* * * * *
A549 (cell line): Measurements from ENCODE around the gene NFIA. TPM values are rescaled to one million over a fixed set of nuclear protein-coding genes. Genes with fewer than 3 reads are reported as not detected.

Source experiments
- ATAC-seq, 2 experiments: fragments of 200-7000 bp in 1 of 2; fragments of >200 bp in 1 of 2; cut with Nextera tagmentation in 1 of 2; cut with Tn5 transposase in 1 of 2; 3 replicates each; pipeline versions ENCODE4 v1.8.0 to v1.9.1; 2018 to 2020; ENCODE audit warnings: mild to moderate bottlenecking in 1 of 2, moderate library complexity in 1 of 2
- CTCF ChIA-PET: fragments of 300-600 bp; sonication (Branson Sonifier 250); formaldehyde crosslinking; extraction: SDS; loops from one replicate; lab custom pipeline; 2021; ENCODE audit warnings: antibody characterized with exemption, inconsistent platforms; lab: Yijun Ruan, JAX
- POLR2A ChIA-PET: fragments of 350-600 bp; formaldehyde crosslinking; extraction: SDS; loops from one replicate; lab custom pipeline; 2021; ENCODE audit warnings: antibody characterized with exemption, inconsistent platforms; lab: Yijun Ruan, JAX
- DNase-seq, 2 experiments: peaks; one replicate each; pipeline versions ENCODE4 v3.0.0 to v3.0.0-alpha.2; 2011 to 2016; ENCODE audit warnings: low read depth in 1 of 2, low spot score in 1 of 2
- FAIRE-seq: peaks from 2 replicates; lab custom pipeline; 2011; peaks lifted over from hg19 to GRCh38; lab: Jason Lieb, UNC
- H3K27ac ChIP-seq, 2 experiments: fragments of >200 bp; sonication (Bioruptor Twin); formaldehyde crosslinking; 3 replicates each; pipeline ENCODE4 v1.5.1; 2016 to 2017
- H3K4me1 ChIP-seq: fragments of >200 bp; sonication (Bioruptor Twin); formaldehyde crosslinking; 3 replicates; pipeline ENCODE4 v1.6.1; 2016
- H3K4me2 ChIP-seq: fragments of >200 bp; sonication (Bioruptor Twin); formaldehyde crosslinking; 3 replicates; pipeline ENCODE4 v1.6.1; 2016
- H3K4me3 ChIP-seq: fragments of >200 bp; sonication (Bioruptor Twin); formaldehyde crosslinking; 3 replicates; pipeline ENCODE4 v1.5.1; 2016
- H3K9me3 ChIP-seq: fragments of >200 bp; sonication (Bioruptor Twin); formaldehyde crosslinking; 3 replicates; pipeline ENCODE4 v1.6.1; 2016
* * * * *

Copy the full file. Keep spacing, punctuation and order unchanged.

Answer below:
A549 (cell line): Measurements from ENCODE around the gene NFIA. TPM values are rescaled to one million over a fixed set of nuclear protein-coding genes. Genes with fewer than 3 reads are reported as not detected.

Source experiments
- ATAC-seq, 2 experiments: fragments of 200-7000 bp in 1 of 2; fragments of >200 bp in 1 of 2; cut with Nextera tagmentation in 1 of 2; cut with Tn5 transposase in 1 of 2; 3 replicates each; pipeline versions ENCODE4 v1.8.0 to v1.9.1; 2018 to 2020; ENCODE audit warnings: mild to moderate bottlenecking in 1 of 2, moderate library complexity in 1 of 2
- CTCF ChIA-PET: fragments of 300-600 bp; sonication (Branson Sonifier 250); formaldehyde crosslinking; extraction: SDS; loops from one replicate; lab custom pipeline; 2021; ENCODE audit warnings: antibody characterized with exemption, inconsistent platforms; lab: Yijun Ruan, JAX
- POLR2A ChIA-PET: fragments of 350-600 bp; formaldehyde crosslinking; extraction: SDS; loops from one replicate; lab custom pipeline; 2021; ENCODE audit warnings: antibody characterized with exemption, inconsistent platforms; lab: Yijun Ruan, JAX
- DNase-seq, 2 experiments: peaks; one replicate each; pipeline versions ENCODE4 v3.0.0 to v3.0.0-alpha.2; 2011 to 2016; ENCODE audit warnings: low read depth in 1 of 2, low spot score in 1 of 2
- FAIRE-seq: peaks from 2 replicates; lab custom pipeline; 2011; peaks lifted over from hg19 to GRCh38; lab: Jason Lieb, UNC
- H3K27ac ChIP-seq, 2 experiments: fragments of >200 bp; sonication (Bioruptor Twin); formaldehyde crosslinking; 3 replicates each; pipeline ENCODE4 v1.5.1; 2016 to 2017
- H3K4me1 ChIP-seq: fragments of >200 bp; sonication (Bioruptor Twin); formaldehyde crosslinking; 3 replicates; pipeline ENCODE4 v1.6.1; 2016
- H3K4me2 ChIP-seq: fragments of >200 bp; sonication (Bioruptor Twin); formaldehyde crosslinking; 3 replicates; pipeline ENCODE4 v1.6.1; 2016
- H3K4me3 ChIP-seq: fragments of >200 bp; sonication (Bioruptor Twin); formaldehyde crosslinking; 3 replicates; pipeline ENCODE4 v1.5.1; 2016
- H3K9me3 ChIP-seq: fragments of >200 bp; sonication (Bioruptor Twin); formaldehyde crosslinking; 3 replicates; pipeline ENCODE4 v1.6.1; 2016